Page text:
An experiment in mathematical exposition.

Many people feel attracted to the implication on account of the simplicity of the associated inference rules

```           A ⇒ B          (1)
B ⇒ C
-----------
A ⇒ C

A ⇒ B          (2)
C ⇒ D
-----------
A ∧ C ⇒ B ∧ D

A ⇒ B          (3)
C ⇒ D
-----------
A ∨ C ⇒ B ∨ D
```
The transitivity of (1), and the symmetry of (2) and of (3) are clearly appealing. Rule (1), however, is a direct consequence of, and rules (2) and (3) are merely two different transcriptions of the same

```           A ∨ B          (4)
C ∨ D
-------------
A ∨ C ∨ (B ∧ D)       ,
```
a rule, which --on account of the symmetry of the disjunction-- can be applied in four different ways to the two given antecedents. Rules (2) and (3) give only two of the four. Rule (1) emerges as the special case

```           A ∨ B
C ∨ ¬B
-------------
A ∨ C       .
```
```
```
I called this "a direct consequence" because --perhaps somewhat arbitrarily-- I would like to distinguish between inference rules (different applications of which may yield results that are not equivalent) and simplifications that are possible according to boolean algebra --such as replacing B ∧ ¬B by false and A ∨ C ∨ false by A ∨ C-- , but never change the value of the boolean expression.
 * * *

The above caused me to revisit the problem of the nine mathematicians visiting an international congress, and about whom we are invited to prove

`          A ∨ B ∨ C                     (5)`

with

 A: there exists a triple of mathematicians that is incommunicado (i.e. such that no two of them have a language in common) B: there exists a mathematician mastering more than three languages C: there exists a language mastered by at least three mathematicians.

Very much like the introduction of (named!) auxiliary lines or points in geometry proofs, I propose to introduce named auxiliary propositions, such that

we can prove lemmata connecting them to the above propositions, such as
 D: there exists a mathematician that can communicate with more others than he masters languages,
for which we can prove
Lemma 1 C ∨ ¬D.
Proof Obvious. With this qualification we mean here that we can start as well with observing
 C ∨ "each mathematician communicates in different languages with those others he can communicate with", etc. as with observing ¬D ∨ "there exists a mathematician that shares a language with at least two others", etc.
(End of proof of Lemma 1.)

With
 E: there exists a mathematician that can communicate with more than three others,
we can prove
Lemma 2. A ∨ E.
Proof Let "x | y" here stand for "x and y are two different mathematicians that have no language in common. With
 G: for each x, the equation x | u has at least five different solutions for u,
we observe (obviously)

`        E ∨ G                  (6)`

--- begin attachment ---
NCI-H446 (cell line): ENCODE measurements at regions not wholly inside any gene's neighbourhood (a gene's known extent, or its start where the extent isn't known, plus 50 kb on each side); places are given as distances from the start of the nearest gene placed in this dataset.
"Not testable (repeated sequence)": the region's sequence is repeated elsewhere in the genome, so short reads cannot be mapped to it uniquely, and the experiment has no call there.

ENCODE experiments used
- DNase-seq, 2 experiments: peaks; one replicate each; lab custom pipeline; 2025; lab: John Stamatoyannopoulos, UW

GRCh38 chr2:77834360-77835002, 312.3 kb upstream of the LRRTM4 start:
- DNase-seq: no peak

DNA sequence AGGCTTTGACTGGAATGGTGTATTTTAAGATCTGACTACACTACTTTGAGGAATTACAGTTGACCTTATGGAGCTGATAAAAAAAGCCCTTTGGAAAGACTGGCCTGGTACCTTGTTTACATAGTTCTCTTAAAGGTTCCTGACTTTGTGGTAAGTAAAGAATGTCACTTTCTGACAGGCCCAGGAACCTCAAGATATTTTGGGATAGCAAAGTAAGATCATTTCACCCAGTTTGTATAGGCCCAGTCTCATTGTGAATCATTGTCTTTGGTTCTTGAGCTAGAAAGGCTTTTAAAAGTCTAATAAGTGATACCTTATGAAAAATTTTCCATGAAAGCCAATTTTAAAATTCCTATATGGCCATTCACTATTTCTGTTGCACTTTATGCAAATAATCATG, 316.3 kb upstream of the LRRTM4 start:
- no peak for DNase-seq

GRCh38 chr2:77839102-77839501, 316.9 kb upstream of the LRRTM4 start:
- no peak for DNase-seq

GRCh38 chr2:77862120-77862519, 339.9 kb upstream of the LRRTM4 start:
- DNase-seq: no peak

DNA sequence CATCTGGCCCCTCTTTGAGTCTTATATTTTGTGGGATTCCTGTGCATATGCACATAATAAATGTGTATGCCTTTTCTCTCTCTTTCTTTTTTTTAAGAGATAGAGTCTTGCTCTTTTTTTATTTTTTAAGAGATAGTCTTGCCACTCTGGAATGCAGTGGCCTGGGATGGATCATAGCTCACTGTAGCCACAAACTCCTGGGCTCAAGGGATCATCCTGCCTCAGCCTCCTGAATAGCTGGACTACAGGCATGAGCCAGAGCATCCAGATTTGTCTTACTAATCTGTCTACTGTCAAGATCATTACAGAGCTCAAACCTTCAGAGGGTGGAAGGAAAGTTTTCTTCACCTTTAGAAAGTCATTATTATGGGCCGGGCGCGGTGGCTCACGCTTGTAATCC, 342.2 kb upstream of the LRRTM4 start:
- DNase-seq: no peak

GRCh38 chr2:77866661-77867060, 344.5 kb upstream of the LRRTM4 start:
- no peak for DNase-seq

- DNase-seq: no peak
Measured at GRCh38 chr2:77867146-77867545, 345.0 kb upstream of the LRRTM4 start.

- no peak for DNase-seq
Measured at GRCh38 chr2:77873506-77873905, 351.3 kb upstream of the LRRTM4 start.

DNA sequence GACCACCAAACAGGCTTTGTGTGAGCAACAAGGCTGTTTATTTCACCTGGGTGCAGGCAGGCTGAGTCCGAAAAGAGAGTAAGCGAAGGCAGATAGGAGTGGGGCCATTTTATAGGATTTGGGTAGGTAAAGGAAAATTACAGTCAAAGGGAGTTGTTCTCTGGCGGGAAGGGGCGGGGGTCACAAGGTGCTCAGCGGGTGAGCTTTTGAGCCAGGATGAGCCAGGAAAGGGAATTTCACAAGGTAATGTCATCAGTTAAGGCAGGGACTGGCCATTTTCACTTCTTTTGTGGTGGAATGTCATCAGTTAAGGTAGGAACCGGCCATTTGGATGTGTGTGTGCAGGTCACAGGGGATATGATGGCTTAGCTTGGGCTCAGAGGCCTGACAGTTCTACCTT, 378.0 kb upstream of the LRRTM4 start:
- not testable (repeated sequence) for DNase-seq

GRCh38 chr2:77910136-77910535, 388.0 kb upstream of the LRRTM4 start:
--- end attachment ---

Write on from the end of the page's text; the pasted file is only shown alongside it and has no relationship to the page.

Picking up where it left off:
With

 H: with y and z constrained to belong to an arbitrary quintuple, the equation y|z has at least one solution in y and z,
we observe (equally obviously)

```        E ∨ H        .        (7)
```
Applying rule (4) to assertions (6) and (7) we find     E ∨ (G ∧ H)   ,
hence
 E ∨ "for each x, the equation x | y ∧ x | z ∧ y | z has at least one solution in y and z".
(End of proof of Lemma 2.)

Applying rule (4) to Lemmata 1 and 2 we infer the
Corollary.     A ∨ C ∨ (E ∧ ¬D)   .

Remembering rule (4) we see that (5) has been proved when we can prove B ∨ ¬(E ∧ ¬D)
or, equivalently
Lemma 3. B ∨ D ∨ ¬E.
Proof. Obvious. (End of proof of Lemma 3).

 * * *

Note that in the above the Corollary was only used for heuristic purposes. Once Lemmata 1, 2, and 3 have been established we could have inferred

 ``` A ∨ E B ∨ D ∨ ¬E --------------- A ∨ B ∨ D ``` and ``` A ∨ B ∨ D C ∨ ¬D --------------- A ∨ B ∨ C ```

and our two individual inferences would have been of the traditional form of the transitive implication.

 * * *

I know that firm believers in the so-called "natural deduction" will state that, in the case of Lemma 2, I am just "deducing naturally" that A follows from the "assumption" ¬E. In this appreciation they will find themselves strengthened by the observation that in that proof all assertions start with "E ∨". They have a point, but the point is weak. Look at the structure of the proof as a whole. Lemmata 1, 2, and 3 capture it; from there rule (4) does the job, and at that level it is very arbitrary to subdivide assertions into assumptions and conclusions.

Remark. Observing the seven triples xyz for a pair (x,y) such that x | y , the argument proving Lemma 2 can equally well be phrased in terms of assertions starting with "A ∨". In the sense used above also Lemma 2 is obvious. (End of remark.)

 Plataanstraat 5 5671 AL NUENEN The Netherlands 27 February 1980 prof.dr. Edsger W. Dijkstra Burroughs Research Fellow

Transcription by John C Gordon

Last revised on Tue, 24 Jun 2003.